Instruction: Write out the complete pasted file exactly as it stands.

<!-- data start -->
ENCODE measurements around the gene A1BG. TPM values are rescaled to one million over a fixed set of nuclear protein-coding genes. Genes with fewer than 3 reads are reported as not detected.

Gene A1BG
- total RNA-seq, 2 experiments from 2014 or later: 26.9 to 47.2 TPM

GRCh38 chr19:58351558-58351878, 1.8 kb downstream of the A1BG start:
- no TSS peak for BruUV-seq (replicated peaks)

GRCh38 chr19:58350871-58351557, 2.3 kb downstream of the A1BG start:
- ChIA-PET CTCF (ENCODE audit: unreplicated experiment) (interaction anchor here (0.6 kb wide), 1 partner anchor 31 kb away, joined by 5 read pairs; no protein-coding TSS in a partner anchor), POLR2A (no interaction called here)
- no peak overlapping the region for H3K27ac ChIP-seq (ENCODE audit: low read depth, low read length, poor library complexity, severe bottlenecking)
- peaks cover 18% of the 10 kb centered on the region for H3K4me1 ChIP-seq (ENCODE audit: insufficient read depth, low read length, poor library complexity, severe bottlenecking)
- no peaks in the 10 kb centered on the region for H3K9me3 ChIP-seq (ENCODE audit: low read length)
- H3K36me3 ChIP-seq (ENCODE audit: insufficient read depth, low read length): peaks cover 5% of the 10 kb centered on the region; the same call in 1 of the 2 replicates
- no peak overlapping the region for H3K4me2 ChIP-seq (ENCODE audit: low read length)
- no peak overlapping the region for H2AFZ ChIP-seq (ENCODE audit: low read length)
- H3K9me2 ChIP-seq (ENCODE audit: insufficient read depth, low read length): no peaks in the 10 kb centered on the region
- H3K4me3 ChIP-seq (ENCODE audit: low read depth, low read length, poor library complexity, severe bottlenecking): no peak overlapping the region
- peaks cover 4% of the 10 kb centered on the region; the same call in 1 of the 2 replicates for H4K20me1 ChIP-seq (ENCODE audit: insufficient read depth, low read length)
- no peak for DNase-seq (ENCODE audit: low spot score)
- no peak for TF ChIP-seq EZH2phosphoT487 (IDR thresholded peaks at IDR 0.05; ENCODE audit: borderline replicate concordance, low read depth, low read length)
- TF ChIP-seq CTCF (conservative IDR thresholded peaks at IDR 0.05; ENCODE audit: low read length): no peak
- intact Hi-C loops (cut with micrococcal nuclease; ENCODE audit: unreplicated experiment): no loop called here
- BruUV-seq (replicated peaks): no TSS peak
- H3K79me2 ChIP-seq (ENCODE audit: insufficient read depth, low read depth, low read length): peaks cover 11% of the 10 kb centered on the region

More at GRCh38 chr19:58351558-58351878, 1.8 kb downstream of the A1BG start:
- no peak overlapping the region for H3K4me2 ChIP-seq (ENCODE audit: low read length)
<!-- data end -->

ENCODE measurements around the gene A1BG. TPM values are rescaled to one million over a fixed set of nuclear protein-coding genes. Genes with fewer than 3 reads are reported as not detected.

Gene A1BG
- total RNA-seq, 2 experiments from 2014 or later: 26.9 to 47.2 TPM

GRCh38 chr19:58351558-58351878, 1.8 kb downstream of the A1BG start:
- no TSS peak for BruUV-seq (replicated peaks)

GRCh38 chr19:58350871-58351557, 2.3 kb downstream of the A1BG start:
- ChIA-PET CTCF (ENCODE audit: unreplicated experiment) (interaction anchor here (0.6 kb wide), 1 partner anchor 31 kb away, joined by 5 read pairs; no protein-coding TSS in a partner anchor), POLR2A (no interaction called here)
- no peak overlapping the region for H3K27ac ChIP-seq (ENCODE audit: low read depth, low read length, poor library complexity, severe bottlenecking)
- peaks cover 18% of the 10 kb centered on the region for H3K4me1 ChIP-seq (ENCODE audit: insufficient read depth, low read length, poor library complexity, severe bottlenecking)
- no peaks in the 10 kb centered on the region for H3K9me3 ChIP-seq (ENCODE audit: low read length)
- H3K36me3 ChIP-seq (ENCODE audit: insufficient read depth, low read length): peaks cover 5% of the 10 kb centered on the region; the same call in 1 of the 2 replicates
- no peak overlapping the region for H3K4me2 ChIP-seq (ENCODE audit: low read length)
- no peak overlapping the region for H2AFZ ChIP-seq (ENCODE audit: low read length)
- H3K9me2 ChIP-seq (ENCODE audit: insufficient read depth, low read length): no peaks in the 10 kb centered on the region
- H3K4me3 ChIP-seq (ENCODE audit: low read depth, low read length, poor library complexity, severe bottlenecking): no peak overlapping the region
- peaks cover 4% of the 10 kb centered on the region; the same call in 1 of the 2 replicates for H4K20me1 ChIP-seq (ENCODE audit: insufficient read depth, low read length)
- no peak for DNase-seq (ENCODE audit: low spot score)
- no peak for TF ChIP-seq EZH2phosphoT487 (IDR thresholded peaks at IDR 0.05; ENCODE audit: borderline replicate concordance, low read depth, low read length)
- TF ChIP-seq CTCF (conservative IDR thresholded peaks at IDR 0.05; ENCODE audit: low read length): no peak
- intact Hi-C loops (cut with micrococcal nuclease; ENCODE audit: unreplicated experiment): no loop called here
- BruUV-seq (replicated peaks): no TSS peak
- H3K79me2 ChIP-seq (ENCODE audit: insufficient read depth, low read depth, low read length): peaks cover 11% of the 10 kb centered on the region

More at GRCh38 chr19:58351558-58351878, 1.8 kb downstream of the A1BG start:
- no peak overlapping the region for H3K4me2 ChIP-seq (ENCODE audit: low read length)